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The Scientist

» Nobel Prize, ecology and developmental biology

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image: Nanoscopy Wins Nobel

Nanoscopy Wins Nobel

By | October 8, 2014

Eric Betzig, Stefan Hell, and William Moerner have won the 2014 Nobel Prize in Chemistry "for the development of super-resolved fluorescence microscopy."

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image: Contributors

Contributors

By | October 1, 2014

Meet some of the people featured in the October 2014 issue of The Scientist.

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image: Speaking of Vision Science

Speaking of Vision Science

By | October 1, 2014

October 2014's selection of notable quotes

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image: Thomson Reuters Predicts Nobelists

Thomson Reuters Predicts Nobelists

By | September 25, 2014

Using citation statistics, the firm forecasts which researchers are likely to take home science’s top honors this year.

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image: Bird Diversity Drops From Forests to Farms

Bird Diversity Drops From Forests to Farms

By | September 11, 2014

Farms support less phylogenetically diverse bird populations than forests, but some farms are better than others.

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image: Precisely Placed

Precisely Placed

By | September 1, 2014

Vein patterns in the wings of developing fruit flies never vary by more than the width of a single cell.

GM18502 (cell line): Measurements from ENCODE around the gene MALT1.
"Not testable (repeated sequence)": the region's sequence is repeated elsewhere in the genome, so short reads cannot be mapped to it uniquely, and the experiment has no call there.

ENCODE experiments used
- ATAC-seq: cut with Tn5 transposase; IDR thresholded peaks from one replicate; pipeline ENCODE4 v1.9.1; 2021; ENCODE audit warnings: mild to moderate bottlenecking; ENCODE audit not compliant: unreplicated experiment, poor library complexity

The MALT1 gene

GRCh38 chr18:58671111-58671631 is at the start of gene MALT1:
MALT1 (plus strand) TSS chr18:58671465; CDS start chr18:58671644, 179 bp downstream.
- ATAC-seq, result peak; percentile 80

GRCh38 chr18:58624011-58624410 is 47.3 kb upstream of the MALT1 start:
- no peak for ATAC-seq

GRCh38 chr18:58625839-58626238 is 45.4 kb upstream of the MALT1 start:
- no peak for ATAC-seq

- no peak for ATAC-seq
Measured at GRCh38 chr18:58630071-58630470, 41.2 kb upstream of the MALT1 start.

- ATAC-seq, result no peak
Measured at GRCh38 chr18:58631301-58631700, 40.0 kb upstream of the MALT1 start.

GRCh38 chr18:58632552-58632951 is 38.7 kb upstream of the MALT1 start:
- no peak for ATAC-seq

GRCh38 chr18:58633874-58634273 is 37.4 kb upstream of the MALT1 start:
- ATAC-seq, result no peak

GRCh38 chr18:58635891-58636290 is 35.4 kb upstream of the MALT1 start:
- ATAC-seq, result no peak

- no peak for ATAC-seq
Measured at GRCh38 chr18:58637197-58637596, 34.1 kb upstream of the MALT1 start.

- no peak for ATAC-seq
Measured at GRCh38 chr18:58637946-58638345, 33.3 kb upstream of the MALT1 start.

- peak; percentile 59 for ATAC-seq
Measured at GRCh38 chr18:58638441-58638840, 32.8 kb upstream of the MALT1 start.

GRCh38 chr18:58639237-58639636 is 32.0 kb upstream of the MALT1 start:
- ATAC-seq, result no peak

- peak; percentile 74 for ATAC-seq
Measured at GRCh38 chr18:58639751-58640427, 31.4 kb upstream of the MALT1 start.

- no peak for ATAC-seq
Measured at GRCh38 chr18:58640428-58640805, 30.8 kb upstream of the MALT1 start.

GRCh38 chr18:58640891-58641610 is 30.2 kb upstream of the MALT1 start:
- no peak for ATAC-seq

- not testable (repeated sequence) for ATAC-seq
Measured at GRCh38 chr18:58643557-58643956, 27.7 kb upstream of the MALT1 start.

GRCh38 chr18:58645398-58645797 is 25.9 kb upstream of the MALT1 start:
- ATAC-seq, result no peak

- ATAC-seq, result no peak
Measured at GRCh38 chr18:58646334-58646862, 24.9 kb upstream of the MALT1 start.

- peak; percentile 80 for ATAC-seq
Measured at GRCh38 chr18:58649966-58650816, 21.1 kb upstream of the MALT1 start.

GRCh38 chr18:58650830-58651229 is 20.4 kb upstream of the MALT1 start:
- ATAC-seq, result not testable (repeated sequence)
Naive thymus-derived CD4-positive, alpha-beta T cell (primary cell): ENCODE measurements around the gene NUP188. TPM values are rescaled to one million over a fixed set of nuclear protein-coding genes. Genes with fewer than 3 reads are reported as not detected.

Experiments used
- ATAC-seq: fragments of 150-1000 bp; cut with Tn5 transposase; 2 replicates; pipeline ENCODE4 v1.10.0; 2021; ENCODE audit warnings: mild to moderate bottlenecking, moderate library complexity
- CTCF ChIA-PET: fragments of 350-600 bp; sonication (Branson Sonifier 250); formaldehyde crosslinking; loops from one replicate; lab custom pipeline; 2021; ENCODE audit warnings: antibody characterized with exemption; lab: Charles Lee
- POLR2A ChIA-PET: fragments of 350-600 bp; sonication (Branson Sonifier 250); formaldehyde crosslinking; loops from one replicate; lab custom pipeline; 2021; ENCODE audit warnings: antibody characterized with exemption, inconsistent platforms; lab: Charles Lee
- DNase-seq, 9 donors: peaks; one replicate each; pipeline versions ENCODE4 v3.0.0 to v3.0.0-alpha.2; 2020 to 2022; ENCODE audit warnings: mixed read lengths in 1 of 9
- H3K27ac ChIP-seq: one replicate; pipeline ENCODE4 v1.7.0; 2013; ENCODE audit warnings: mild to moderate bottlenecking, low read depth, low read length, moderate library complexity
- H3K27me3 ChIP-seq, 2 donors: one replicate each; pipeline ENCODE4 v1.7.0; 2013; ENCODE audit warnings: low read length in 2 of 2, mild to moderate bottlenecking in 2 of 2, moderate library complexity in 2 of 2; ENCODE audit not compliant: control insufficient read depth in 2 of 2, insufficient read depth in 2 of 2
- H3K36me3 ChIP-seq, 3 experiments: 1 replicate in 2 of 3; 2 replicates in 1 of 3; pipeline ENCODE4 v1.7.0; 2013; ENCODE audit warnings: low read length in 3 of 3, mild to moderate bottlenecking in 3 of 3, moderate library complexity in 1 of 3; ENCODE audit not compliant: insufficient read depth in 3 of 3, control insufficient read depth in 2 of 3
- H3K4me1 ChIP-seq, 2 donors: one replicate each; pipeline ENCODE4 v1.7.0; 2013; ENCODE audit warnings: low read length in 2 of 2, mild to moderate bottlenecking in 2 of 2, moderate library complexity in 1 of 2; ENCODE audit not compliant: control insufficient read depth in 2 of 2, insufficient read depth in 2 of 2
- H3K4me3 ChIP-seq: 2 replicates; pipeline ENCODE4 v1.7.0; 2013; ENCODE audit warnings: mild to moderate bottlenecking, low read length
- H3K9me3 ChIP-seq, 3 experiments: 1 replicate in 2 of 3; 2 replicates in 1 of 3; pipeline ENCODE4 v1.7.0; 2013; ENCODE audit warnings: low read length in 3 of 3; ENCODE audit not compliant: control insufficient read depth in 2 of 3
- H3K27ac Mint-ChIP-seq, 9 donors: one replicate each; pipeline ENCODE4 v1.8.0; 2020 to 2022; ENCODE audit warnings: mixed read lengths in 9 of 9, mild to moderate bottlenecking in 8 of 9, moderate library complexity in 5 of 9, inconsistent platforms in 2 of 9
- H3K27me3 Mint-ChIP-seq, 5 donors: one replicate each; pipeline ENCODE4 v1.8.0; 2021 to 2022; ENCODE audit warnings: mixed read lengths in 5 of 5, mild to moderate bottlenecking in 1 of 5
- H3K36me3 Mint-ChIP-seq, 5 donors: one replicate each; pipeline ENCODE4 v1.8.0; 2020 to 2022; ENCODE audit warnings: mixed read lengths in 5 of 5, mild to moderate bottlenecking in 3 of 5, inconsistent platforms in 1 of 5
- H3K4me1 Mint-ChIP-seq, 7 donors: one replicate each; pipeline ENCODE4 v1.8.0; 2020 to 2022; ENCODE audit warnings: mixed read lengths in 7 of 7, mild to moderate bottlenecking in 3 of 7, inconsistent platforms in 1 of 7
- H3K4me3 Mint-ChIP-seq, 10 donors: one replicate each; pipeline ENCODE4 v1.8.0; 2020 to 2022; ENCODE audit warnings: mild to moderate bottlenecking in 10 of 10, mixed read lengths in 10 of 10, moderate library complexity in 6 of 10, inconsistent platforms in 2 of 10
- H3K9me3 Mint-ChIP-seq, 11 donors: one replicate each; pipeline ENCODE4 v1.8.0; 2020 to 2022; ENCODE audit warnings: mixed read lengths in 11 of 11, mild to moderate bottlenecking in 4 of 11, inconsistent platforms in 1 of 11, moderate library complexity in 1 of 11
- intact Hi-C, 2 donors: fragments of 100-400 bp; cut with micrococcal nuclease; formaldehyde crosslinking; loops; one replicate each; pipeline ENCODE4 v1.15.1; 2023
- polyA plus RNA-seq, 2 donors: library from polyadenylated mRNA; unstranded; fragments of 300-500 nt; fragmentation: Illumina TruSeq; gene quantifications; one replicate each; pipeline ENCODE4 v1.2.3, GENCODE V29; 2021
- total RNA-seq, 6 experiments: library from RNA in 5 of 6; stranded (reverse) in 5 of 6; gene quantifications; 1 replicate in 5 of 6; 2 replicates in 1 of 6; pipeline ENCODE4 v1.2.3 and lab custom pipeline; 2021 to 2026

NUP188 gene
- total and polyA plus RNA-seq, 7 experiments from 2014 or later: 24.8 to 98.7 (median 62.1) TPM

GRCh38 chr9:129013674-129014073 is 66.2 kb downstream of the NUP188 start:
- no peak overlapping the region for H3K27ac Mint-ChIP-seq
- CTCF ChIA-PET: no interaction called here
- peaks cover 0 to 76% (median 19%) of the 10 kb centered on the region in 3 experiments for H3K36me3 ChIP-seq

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image: Six-Legged Syringes

Six-Legged Syringes

By | September 1, 2014

Researchers whose work requires that they draw blood from wild animals are finding unlikely collaborators in biting insects.

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image: The Iceman Cometh

The Iceman Cometh

By | September 1, 2014

Meet Ötzi, the Copper Age ice man who is helping scientists reconstruct changes in the population genetics of the red deer he hunted.

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image: This Bug Sucks

This Bug Sucks

By | September 1, 2014

An assassin bug, which some researchers are using as living syringes to sample blood from birds and mammals, feeds on a bat.

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image: Splitting Hairs

Splitting Hairs

By | September 1, 2014

Fragments of mitochondrial DNA from deer hair found on the clothing of an ice-entombed mummy offer a glimpse into Copper Age ecology.

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